About 71,000 people are expected to brave long lines in 99-degree heat to attend the open-air ceremony at Sun Devil Stadium.
Anticipation for the graduation reached fever pitch this week. Crews spent the past few days building the stage and setting up signs for the big event, a spectacle of mariachi music, Native American performances and marching bands. Rock icon Alice Cooper will be the opening act.
But for graduates facing a bleak job market, Obama's speech remains the major draw. Arizona native Alex Linden, 22, an English major, said she's looking forward to hearing a message of hope.
"President Barack Obama giving my commencement speech seems like the perfect cap to my ASU experience," Linden said. "I expect his speech, in typical Obama style, to be riveting and full of the ability to spark excitement and a sense of accomplishment."
Having a sitting president speak at commencement posed significant logistical hurdles for ASU. The frenzy for tickets began as soon as the college announced its speaker in March. Ads for graduation tickets appeared on Craigslist and eBay, with sale prices ranging from $50 to $300.
But Vicki Pounders, 60, who is attending the ceremony to watch her son David earn his degree, said she wouldn't dream of selling her ticket.
"I'm just absolutely thrilled," Pounders said. "I'm excited to see my son graduate, but I can't wait to hear the president speak. I'm hoping he'll give these graduates some positive words."
Officials from Craigslist worked with the university and agreed to remove all ads offering commencement tickets for sale. According to the university website, students can give tickets away, but any tickets found to be sold will not be valid at the gate.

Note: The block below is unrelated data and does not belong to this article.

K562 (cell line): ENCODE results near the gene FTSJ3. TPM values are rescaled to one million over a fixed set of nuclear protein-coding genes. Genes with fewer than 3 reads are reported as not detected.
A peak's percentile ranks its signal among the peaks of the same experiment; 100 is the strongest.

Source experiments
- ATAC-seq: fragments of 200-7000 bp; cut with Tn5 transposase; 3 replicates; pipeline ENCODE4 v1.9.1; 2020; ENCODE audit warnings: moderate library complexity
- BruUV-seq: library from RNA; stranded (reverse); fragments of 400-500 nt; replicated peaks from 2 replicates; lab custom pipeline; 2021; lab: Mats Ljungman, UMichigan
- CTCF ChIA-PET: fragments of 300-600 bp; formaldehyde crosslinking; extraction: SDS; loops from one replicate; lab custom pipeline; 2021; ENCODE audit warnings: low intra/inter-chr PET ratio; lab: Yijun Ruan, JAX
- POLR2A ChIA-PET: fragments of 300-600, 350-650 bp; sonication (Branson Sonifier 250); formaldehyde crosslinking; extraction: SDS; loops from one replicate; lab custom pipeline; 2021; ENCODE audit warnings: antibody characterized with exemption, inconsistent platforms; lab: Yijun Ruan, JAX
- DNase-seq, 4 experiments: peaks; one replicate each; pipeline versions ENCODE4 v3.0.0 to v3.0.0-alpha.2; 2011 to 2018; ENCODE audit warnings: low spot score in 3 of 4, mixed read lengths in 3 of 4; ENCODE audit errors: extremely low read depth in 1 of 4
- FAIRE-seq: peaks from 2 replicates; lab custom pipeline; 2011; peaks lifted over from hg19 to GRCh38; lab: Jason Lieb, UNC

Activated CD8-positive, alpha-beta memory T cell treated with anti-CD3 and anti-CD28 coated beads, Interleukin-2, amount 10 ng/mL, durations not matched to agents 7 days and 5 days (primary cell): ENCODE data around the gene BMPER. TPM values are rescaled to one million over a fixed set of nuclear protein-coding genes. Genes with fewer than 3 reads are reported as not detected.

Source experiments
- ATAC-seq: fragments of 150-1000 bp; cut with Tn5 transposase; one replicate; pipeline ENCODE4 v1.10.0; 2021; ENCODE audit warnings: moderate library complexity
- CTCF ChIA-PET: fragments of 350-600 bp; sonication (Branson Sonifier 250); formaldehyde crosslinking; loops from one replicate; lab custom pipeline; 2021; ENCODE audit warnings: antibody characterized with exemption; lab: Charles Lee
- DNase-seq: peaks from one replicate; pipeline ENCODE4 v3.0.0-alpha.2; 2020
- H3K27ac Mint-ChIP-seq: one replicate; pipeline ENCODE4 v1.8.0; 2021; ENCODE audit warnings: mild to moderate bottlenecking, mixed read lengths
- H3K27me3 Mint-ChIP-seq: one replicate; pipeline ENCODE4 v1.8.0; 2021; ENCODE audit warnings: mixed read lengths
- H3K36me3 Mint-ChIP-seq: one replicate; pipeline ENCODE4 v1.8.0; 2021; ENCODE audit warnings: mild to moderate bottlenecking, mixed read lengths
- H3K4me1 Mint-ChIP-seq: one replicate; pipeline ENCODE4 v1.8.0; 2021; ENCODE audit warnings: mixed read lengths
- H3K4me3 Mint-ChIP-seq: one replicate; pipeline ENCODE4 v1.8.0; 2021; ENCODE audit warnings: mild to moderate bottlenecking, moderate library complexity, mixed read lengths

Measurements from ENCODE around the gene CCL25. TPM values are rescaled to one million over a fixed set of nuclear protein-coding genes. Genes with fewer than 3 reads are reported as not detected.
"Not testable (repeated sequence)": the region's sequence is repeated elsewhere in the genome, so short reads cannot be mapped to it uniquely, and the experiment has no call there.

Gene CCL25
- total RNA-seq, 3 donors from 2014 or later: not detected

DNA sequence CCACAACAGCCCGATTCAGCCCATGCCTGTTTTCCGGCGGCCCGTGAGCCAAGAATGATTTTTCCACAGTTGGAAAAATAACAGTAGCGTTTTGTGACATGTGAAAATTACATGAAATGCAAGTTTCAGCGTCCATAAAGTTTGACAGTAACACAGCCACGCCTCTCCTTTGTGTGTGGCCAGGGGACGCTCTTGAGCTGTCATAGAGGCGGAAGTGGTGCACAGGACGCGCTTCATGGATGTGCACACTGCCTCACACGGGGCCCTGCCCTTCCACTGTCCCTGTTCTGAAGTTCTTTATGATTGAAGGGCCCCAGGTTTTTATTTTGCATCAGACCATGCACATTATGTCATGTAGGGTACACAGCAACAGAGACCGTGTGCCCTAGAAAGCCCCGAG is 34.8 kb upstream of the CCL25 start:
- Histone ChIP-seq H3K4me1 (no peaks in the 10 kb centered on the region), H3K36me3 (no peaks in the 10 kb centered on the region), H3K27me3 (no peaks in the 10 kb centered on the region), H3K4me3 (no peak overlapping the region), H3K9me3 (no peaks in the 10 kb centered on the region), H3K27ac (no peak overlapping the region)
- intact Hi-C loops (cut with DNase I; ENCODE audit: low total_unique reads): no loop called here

Yet another controversy erupted when ASU decided not to give the president an honorary degree. ASU officials initially said university policy prevented them from awarding degrees to sitting politicians.
Within days, ASU president Michael Crow announced the President Barack Obama Scholars Program for incoming freshmen. Crow is expected to recognize the five students selected for the scholarships after the president delivers his speech.
Still, the ASU storm paled in comparison to the commotion surrounding Obama's invitation to address Notre Dame's graduating class on Sunday, May 17. The Catholic university took heat from some bishops and alumni for inviting a pro-choice president who supports stem cell research.
Festivities get underway at 5 p.m., with performances by The Phoenix Indian Center Navajo Singing Group, and ASU's hip hop, mariachi and gospel choir. Cooper will perform with Runaway Phoenix, his son Dash's band.
The president is scheduled to speak at 7 p.m. With the number of people expected to attend increasing by the day, safety is a major issue.
ASU Police Commander Jim Hardina said the main concern is Mother Nature, as the forecast predicts temperatures as high as 99 degrees.